If no new deal is reached by 13 February, the PM will make a statement to Parliament that day and table an amendable motion for debate the following day, re-opening discussions on how to move forward with Brexit.
Will MPs find agreement in their plans?
The government’s ambition is so low – or its hurdles so high – that what No 10 seeks to do on Tuesday is not to win (326 is a majority in the House of Commons), but to reduce the scale of resistance to their central policy that, in the words of another cabinet minister, only the “hardliners oppose”, so that Theresa May can get the rebels down to a “few dozen”, so then they can crack on.
Separately, Conservative MPs on both sides of the Brexit argument have been planning for a no-deal scenario.
Former Remainers, including ex-Education Secretary Nicky Morgan and government ministers Stephen Hammond and Rob Buckland, have been working with Brexiteers Jacob Rees-Mogg and Steve Baker on the plan – in talks co-ordinated by Conservative MP Kit Malthouse.
According to a leaked document, the proposal drawn up by the rival factions would extend the transition period – during which the UK would continue to follow EU rules and pay into its budget – from the end of 2020 to December 2021, to allow more time to reach a free trade deal.
EU citizens rights would be guaranteed during this time, there would be no customs checks on the Irish border and the UK would pay the £39bn so-called “divorce deal”.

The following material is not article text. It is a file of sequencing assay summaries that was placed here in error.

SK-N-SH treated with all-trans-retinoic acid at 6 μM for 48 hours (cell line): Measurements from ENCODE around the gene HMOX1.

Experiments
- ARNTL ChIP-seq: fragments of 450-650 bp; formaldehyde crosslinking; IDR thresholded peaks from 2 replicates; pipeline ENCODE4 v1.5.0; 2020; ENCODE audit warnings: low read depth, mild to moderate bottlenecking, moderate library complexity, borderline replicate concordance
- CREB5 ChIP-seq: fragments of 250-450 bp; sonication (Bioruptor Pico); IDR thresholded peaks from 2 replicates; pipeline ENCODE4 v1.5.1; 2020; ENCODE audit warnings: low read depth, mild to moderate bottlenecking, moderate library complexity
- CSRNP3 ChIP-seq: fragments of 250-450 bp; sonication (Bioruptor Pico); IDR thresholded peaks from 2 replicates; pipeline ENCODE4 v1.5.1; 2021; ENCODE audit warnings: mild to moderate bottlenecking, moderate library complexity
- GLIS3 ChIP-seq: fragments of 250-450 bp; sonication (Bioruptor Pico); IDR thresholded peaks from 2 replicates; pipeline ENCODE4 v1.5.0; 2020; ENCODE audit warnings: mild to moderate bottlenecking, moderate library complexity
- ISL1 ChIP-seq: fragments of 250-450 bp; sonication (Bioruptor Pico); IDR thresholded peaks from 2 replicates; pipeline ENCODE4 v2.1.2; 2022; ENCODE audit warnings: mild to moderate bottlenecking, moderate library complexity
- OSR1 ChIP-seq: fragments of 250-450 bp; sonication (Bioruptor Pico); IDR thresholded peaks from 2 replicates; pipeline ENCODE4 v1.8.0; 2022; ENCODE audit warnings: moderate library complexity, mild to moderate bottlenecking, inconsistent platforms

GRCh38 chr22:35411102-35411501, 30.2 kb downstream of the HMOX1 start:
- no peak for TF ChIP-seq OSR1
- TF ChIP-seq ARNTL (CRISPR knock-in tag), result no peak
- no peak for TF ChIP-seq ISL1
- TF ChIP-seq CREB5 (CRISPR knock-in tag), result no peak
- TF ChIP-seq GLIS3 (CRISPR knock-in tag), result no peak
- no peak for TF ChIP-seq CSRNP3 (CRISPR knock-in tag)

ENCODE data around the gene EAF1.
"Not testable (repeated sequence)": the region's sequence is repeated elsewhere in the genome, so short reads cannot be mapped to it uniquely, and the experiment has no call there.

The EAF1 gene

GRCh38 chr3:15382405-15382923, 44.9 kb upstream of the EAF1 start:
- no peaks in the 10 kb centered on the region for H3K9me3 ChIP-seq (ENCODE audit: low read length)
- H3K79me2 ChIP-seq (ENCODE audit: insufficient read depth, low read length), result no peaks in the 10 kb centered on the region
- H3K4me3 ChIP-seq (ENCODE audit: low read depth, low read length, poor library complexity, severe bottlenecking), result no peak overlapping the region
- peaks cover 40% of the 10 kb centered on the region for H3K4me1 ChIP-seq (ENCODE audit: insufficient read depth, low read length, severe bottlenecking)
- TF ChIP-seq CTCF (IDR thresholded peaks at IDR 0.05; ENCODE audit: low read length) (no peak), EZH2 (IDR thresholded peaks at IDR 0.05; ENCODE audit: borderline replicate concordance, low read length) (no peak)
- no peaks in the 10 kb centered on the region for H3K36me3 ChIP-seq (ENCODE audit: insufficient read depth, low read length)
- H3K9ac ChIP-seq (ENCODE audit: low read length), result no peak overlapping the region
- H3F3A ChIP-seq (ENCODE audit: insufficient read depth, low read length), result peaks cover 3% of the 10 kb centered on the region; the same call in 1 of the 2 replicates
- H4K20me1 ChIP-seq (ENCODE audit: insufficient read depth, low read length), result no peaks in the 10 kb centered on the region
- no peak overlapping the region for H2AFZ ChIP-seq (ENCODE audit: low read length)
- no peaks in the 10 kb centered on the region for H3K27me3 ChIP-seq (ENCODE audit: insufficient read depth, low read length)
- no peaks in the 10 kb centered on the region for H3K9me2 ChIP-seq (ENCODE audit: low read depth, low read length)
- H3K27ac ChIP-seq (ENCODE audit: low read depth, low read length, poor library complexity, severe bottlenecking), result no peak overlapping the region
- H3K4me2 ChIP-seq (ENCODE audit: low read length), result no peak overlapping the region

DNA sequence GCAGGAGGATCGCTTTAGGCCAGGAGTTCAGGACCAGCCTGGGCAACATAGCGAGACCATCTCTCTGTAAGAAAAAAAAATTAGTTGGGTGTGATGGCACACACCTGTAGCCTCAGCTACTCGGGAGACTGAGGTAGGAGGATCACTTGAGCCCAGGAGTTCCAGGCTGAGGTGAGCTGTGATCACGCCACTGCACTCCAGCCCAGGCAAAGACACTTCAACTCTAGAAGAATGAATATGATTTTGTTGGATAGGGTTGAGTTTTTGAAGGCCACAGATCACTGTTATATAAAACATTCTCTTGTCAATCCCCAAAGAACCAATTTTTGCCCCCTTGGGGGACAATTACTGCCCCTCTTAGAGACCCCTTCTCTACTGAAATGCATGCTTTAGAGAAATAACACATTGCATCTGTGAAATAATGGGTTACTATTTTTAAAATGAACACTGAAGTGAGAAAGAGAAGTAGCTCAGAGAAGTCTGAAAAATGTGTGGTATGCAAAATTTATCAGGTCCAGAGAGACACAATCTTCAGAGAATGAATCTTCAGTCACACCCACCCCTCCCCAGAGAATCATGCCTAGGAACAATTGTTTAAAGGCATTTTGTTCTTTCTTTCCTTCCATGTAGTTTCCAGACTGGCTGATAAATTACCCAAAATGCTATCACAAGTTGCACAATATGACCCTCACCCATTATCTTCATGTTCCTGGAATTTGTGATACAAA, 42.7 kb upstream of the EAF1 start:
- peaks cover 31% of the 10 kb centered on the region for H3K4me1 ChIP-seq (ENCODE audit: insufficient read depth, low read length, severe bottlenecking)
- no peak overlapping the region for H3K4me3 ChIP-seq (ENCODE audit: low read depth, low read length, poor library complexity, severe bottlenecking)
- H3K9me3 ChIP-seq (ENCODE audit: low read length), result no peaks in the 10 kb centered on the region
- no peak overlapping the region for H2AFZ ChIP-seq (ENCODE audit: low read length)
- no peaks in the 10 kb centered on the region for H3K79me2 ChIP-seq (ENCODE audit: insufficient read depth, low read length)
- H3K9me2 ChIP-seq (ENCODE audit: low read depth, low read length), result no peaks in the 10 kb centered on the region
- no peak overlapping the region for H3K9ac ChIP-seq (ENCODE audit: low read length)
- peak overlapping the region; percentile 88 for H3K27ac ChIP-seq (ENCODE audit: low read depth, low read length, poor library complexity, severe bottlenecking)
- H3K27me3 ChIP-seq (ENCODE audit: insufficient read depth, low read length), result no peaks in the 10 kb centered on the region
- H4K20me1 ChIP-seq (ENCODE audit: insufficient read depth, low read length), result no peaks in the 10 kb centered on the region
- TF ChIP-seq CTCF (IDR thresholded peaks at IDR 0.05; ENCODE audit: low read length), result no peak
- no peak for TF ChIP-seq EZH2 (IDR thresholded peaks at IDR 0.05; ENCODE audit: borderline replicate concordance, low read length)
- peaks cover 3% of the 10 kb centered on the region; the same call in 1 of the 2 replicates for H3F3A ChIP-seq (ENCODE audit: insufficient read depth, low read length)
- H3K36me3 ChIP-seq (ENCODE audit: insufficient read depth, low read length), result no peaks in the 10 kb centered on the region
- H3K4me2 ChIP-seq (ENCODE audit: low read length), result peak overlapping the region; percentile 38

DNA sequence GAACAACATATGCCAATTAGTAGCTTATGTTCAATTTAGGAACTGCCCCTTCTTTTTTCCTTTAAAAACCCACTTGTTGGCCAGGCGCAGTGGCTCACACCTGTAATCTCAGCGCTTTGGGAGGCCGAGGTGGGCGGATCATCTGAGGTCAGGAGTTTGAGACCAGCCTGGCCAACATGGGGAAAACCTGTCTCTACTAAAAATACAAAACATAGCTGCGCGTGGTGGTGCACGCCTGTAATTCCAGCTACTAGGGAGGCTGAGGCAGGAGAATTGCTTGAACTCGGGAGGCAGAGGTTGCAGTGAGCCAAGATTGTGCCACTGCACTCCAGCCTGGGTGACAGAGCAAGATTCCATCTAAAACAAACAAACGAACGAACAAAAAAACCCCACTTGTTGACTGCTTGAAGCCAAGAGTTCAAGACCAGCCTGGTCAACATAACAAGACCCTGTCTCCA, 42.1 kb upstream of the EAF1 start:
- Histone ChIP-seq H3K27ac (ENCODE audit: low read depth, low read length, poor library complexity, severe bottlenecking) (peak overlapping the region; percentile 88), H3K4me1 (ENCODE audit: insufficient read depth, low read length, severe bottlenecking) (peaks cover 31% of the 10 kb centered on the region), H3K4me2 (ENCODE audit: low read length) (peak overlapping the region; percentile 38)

The Democratic Unionist Party (DUP) – which props up Mrs May’s government – has endorsed the “Malthouse” proposals.
DUP leader Arlene Foster said the plan could “unify a number of strands in the Brexit debate” and was a “feasible alternative to the backstop proposed by the European Union”.
But the EU was “standing tough” on its position of no renegotiation and they were “mesmerised” with what was happening in Parliament, BBC Europe editor Katya Adler said.
Senior EU representatives have repeatedly ruled out reopening negotiations with the UK over Brexit, and have insisted the backstop must be included in any deal.
And Ireland’s European Affairs Minister, Helen McEntee, said: “There can be no change to the backstop. It was negotiated over 18 months with the UK and by the UK.”
The European Research Group, led by Eurosceptic Mr Rees-Mogg, had initially said the group would not back the amendment.
But Mr Rees-Mogg told the BBC on Tuesday that if the Brady amendment had government support and if it meant reopening the withdrawal agreement – the part of Mrs May’s deal that lays out how the UK will leave the EU – it would be “very different” from a backbench plan.
“Let’s see what the prime minister says at the despatch box today and what the Brady amendment really means,” he said.
Will Brussels budge on the Irish backstop?
By Katya Adler, Europe editor
The EU certainly never intended to budge on the backstop – painfully negotiated with the UK over 18 months and signed off last November by Mrs May and her cabinet.
But Europe’s leaders didn’t imagine the UK would still be in such flux over Brexit so very close to B-day on 29 March.